The law is used by the intelligence community to justify the warrantless surveillance of the electronic communications of foreign nationals located abroad.

The debate

Those agencies have pushed aggressively to renew the law without any reforms. But privacy advocates inside and outside of government say that the programs under the law pick up communications belonging to Americans, too.

They've also raised concerns about the way information obtained without a warrant under the law can be used by the FBI in criminal – rather than national security – cases.

What's next?

  • There are several bills in Congress that would keep programs under the law going. Some would make significant changes to surveillance authorized by the law, while others have been met with an apoplectic reaction from privacy advocates and their supporters in tech who say these bills could make things worse.
  • One of those measures could be attached to a must-pass spending bill or move on its own. Lawmakers could also pass a short-term extension to the law and kick the can down the road.
  • Intelligence officials think, however, that they can continue surveillance under the law for some time even if the law doesn't get reauthorized by the end of the year.
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The "Uberization" of the Fortune 500

General Electric is one of the companies adopting this new approach to management. Photo: Richard Drew / AP

More companies are using software to assign tasks to full-time workers similar to the on-demand economy, Sam Schechner writes for the Wall Street Journal. GE and Shell are trying out the approach. Both told the paper they're going to expand those projects in the new year.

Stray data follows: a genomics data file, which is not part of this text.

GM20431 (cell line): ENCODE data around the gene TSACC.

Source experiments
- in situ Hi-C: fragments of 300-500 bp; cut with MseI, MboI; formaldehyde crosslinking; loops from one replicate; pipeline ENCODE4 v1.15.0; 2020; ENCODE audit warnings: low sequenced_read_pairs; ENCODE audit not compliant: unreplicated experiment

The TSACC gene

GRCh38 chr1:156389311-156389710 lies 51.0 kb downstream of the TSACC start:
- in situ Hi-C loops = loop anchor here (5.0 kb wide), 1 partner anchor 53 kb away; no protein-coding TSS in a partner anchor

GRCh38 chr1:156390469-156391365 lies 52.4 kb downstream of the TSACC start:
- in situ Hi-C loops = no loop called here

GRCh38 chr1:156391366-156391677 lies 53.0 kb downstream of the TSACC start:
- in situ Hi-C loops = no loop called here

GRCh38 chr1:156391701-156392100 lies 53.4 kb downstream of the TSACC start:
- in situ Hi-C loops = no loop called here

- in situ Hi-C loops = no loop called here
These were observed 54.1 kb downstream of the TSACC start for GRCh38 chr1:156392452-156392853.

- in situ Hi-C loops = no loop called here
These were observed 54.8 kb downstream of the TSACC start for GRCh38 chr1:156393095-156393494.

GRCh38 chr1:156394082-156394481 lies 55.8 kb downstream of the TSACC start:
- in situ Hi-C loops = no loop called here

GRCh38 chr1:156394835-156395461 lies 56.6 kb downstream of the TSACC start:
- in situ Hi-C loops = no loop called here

Our thought bubble: Axios' Steve LeVine joins me in saying that after decades of shearing off layers of workers at the bottom of the pyramid, automation is bubbling up into management, threatening middle-ranking jobs and, eventually, officers on top of the corporate ladder.

  • The C-suite — CEOs, CTOs and so on — seems highly unlikely to be at risk. But below that, look out.
  • In Washington, the conversation about the implications of algorithms and big data is still in the "policy makers asking lots of questions" phase.

For your calendar: On Tuesday, the Senate Commerce Committee holds a hearing on artificial intelligence.

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Good morning from D.C. I'll be hosting this party for the next 48 hours while Ina and Kim are out of town. As always, you can reply directly to this email and it'll go straight to my inbox. It's Monday and you lead a busy life — so let's get to the news.

How Ajit Pai tore up the rulebook this year

Illustration: Axios Visuals

FCC chairman Ajit Pai has rewritten the rules of the information age so thoroughly that there's no mode of communication under his control where the regulations aren't looser than they were a year ago.